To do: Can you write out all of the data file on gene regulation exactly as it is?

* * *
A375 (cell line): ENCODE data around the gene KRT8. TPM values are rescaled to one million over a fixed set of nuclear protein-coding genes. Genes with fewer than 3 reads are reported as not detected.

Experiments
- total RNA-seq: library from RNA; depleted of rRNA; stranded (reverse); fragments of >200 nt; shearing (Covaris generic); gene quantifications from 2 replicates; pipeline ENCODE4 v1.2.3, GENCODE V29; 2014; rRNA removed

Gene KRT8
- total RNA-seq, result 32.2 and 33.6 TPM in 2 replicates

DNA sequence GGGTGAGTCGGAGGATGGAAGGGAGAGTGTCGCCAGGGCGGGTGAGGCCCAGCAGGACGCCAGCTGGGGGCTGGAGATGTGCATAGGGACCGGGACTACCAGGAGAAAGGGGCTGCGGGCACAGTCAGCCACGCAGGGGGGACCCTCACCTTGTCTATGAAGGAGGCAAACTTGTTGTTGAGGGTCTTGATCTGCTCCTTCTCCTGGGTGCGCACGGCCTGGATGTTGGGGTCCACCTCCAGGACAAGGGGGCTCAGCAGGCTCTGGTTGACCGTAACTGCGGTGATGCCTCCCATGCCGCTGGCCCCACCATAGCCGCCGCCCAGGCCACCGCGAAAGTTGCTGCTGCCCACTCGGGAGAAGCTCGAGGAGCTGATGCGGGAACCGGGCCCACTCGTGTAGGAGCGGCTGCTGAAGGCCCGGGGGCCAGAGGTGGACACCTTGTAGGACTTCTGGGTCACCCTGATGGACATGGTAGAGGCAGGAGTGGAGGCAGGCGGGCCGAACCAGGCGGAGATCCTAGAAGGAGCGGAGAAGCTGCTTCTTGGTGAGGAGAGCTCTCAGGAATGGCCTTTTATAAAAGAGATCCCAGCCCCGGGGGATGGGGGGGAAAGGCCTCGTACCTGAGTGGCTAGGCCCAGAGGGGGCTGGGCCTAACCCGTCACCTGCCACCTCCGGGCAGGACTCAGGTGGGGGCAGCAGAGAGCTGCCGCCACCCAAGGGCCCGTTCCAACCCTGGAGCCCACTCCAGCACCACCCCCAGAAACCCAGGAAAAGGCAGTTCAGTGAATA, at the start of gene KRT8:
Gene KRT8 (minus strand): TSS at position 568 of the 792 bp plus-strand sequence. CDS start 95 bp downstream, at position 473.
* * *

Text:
A375 (cell line): ENCODE data around the gene KRT8. TPM values are rescaled to one million over a fixed set of nuclear protein-coding genes. Genes with fewer than 3 reads are reported as not detected.

Experiments
- total RNA-seq: library from RNA; depleted of rRNA; stranded (reverse); fragments of >200 nt; shearing (Covaris generic); gene quantifications from 2 replicates; pipeline ENCODE4 v1.2.3, GENCODE V29; 2014; rRNA removed

Gene KRT8
- total RNA-seq, result 32.2 and 33.6 TPM in 2 replicates

DNA sequence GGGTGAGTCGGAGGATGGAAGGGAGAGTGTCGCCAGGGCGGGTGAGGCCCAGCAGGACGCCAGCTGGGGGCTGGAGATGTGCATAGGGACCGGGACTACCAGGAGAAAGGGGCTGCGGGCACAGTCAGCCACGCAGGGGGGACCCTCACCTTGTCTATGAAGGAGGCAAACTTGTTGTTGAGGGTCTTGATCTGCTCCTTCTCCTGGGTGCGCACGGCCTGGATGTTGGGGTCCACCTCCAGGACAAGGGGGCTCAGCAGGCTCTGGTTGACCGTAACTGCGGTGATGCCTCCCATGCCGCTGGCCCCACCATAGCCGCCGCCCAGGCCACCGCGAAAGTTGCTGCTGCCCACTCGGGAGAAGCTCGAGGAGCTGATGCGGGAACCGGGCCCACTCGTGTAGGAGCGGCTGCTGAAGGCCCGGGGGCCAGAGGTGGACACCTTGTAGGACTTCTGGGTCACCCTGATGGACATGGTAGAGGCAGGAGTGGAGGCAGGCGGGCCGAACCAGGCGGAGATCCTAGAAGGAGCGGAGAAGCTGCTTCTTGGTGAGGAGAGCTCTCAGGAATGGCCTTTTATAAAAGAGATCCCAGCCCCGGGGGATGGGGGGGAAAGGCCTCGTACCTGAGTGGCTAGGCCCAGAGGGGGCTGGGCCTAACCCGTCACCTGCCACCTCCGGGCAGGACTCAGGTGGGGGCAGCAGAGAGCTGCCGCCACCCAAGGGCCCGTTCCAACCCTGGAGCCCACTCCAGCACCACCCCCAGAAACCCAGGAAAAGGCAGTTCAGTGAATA, at the start of gene KRT8:
Gene KRT8 (minus strand): TSS at position 568 of the 792 bp plus-strand sequence. CDS start 95 bp downstream, at position 473.